Vibram Fivefingers Running: Random Thoughts from a Part-Time VFF Runner
Posted on April 02 2010
My posts on the Vibram Fivefingers have been fairly popular, particularly the following two posts that I wrote on my first couple of Vibram KSO runs:
Because these posts were written way back in August of last year, and the Vibram craze continues to grow (apparently the soon to be released VFF Bikila is going to be very hard to come by when released due to consumer interest), I get a lot of questions about whether I still run in my Vibrams, and if so, what I think about them. Below are my answers to those questions, as well as some random thoughts on Vibram running.
1. With the exception of a month-long period spanning the time between the Hartford and Manchester City Marathons last Fall, I have been running regularly in my Vibram KSO’s at least once, and sometimes twice a week. This includes a number of runs in the dead of winter in temperatures hovering around 10 degrees Fahrenheit (for an example, check out the video below). I’ve seen a number of people commenting recently that they can’t wait to get back out in their Vibrams now that the weather is warming back up, but I can honestly say that cold was never an issue for me when I wore my Injinji socks with my Vibrams. I’m a huge fan of the Vibrams, and have every intention of continuing to use them regularly going forward into the future. If you have any questions about my Vibram experience, feel free to ask (comments/e-mails are always read and appreciated)!
Runblogger Runcast #2 – Winter Running in Vibram Fivefingers from Pete Larson on Vimeo.
Runblogger Runcast #2 – Winter Running in Vibram Fivefingers. Join me as a run along a wintery country road in New Hampshire in my Vibram Fivefingers KSO’s. If nothing else, this episode shows that it’s never to cold to go for a VFF run! Posted at: https://runblogger.com/2009/12/runblogger-runcast-2-winter-running-in.html.
2. My approach to Vibram running is not full-time. I tend to view Vibram running as a form of resistance training for my lower legs and feet. It’s an almost universal experience that people will suffer delayed onset muscle soreness (DOMS) in the calf after their first few Vibram runs, and this is largely centered in the soleus muscle (lower portion of calf). This is a testament to the different type of workout you get when you remove the cushioned sole from a running shoe. I like to mix things up with my shoes (I run in Brooks and Vibrams), and basically feel that the more I can throw at my legs in terms of varying the biomechanical forces they experience, the stronger and more injury-resistant they will be under any set of running conditions (I have no evidence or scientific data supporting the injury part, just a gut feeling).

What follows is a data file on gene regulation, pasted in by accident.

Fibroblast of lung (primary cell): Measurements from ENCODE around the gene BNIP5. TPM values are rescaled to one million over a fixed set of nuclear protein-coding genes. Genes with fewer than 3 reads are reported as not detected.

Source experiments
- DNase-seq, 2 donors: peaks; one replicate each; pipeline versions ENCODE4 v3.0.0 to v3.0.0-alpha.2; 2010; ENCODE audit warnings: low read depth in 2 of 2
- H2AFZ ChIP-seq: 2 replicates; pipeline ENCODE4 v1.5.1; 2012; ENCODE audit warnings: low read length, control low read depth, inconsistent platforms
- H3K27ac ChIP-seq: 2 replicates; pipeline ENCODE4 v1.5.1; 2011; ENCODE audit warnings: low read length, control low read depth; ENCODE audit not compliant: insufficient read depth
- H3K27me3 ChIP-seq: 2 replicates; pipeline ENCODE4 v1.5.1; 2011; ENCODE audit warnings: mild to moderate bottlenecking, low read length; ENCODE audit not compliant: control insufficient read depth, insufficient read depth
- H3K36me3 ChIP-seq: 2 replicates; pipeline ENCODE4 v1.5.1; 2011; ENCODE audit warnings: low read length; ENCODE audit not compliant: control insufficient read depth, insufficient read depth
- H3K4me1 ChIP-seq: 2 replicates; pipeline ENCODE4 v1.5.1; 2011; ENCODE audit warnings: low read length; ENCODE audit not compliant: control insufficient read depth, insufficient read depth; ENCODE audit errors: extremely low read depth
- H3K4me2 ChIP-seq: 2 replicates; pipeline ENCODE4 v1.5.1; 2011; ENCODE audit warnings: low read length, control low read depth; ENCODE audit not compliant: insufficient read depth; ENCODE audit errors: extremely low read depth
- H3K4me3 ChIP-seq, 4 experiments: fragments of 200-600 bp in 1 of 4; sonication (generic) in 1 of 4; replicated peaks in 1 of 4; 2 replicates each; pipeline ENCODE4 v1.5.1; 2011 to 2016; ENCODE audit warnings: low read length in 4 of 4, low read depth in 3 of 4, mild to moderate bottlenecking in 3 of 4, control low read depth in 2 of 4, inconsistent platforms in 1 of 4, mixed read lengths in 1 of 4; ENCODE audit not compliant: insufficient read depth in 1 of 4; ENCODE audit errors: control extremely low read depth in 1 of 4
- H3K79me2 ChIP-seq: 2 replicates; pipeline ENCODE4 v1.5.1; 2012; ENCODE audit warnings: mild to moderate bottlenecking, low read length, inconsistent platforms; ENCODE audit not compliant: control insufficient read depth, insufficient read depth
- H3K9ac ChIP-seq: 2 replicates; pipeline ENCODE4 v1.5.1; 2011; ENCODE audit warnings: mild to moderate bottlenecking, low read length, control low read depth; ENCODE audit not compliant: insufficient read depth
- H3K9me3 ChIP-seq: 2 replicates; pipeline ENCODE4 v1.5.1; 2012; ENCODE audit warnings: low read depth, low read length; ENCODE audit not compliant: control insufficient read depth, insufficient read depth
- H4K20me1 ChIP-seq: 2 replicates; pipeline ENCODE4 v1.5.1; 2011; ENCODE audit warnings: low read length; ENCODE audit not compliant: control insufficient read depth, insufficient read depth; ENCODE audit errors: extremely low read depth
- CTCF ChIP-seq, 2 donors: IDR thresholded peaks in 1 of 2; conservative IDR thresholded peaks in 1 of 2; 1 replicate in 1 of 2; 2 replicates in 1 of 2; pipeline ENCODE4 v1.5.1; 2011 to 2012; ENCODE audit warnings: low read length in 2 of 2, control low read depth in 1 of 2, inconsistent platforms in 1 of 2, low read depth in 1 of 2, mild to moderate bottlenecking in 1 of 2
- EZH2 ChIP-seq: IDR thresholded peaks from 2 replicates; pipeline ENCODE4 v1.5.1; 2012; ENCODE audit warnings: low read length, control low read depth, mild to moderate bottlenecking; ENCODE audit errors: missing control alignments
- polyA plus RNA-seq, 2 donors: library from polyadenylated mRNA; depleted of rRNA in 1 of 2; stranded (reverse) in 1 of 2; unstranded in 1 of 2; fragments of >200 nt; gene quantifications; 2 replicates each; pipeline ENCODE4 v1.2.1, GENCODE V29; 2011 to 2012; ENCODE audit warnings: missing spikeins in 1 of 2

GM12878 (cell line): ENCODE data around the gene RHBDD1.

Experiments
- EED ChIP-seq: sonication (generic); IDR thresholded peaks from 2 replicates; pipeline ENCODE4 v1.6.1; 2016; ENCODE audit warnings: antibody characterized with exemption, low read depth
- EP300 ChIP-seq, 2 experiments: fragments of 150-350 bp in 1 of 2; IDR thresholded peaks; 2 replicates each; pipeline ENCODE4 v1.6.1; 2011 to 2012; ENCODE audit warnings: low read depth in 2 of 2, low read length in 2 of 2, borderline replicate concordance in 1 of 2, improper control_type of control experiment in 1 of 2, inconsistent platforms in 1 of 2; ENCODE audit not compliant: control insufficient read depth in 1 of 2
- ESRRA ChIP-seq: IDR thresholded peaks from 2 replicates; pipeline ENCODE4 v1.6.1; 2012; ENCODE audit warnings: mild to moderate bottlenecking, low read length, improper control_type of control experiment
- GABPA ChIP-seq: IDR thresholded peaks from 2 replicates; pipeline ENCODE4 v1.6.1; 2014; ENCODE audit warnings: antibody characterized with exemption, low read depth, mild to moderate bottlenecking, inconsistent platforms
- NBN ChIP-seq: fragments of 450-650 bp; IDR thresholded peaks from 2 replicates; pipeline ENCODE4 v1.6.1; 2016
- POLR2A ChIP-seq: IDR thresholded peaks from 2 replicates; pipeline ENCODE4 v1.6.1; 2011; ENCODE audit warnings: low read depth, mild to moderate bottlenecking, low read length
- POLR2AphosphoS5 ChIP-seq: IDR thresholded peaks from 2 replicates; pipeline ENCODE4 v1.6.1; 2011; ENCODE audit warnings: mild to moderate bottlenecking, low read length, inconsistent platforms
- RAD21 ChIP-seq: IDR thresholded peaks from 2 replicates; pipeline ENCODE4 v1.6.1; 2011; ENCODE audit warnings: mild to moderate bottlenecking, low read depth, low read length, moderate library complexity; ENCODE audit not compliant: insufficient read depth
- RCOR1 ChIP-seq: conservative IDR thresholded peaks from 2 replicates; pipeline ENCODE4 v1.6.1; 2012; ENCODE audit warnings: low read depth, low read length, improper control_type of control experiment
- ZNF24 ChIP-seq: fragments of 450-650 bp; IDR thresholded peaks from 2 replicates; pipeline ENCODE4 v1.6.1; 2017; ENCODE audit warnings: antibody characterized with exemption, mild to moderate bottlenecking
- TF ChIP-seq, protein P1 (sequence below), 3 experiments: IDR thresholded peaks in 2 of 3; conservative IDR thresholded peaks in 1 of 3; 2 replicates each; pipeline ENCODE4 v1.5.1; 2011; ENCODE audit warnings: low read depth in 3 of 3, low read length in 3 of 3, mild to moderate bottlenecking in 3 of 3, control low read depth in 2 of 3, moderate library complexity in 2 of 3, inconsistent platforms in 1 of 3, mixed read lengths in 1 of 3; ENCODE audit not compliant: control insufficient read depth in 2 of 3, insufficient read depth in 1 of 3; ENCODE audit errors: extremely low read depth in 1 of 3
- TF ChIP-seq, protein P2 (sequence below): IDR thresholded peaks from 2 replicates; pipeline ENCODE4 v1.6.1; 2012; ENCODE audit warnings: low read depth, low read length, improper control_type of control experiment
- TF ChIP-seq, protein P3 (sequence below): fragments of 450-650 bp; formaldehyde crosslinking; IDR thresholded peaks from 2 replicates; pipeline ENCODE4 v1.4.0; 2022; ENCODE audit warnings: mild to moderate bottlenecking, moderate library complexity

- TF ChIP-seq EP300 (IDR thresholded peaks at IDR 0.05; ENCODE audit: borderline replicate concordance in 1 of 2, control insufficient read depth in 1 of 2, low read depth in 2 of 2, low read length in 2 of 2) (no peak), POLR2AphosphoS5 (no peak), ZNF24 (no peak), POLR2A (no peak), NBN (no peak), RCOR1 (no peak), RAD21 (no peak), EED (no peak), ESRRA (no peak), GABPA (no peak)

3. Vibram running is ridiculously fun. I can’t overstate this enough – some of my most enjoyable runs have come in Vibrams, particularly when it’s raining outside. Splashing through puddles in Vibram Fivefingers really does make you feel like a little kid.
4. The new VFF Bikila is set to be released around the time of the Boston Marathon (mid-late April). This is the first runner-specific model, and I’m really excited to give it a try. Keep an eye on this blog, and if I’m lucky I might have a review in the not too distant future.
5. If you are in any way considering buying a pair of Vibrams, do it! As I said above, they’re a blast to run in, and on many days the thought of being able to do a VFF run is all I need to get me out the door. You may get funny looks, but to be honest, that’s part of the fun of the Vibram running experience!
6. Another final that cannot go overstated is that you must be careful and ease into Vibram running. If you do too much, too fast, you are at risk of injuring yourself. To hear my somewhat exhaustive thoughts on this point, check out my podcast on the subject.
Well, that’s all for now. I’ll ad to this post if anything else pops into mind. In the meantime, enjoy your running!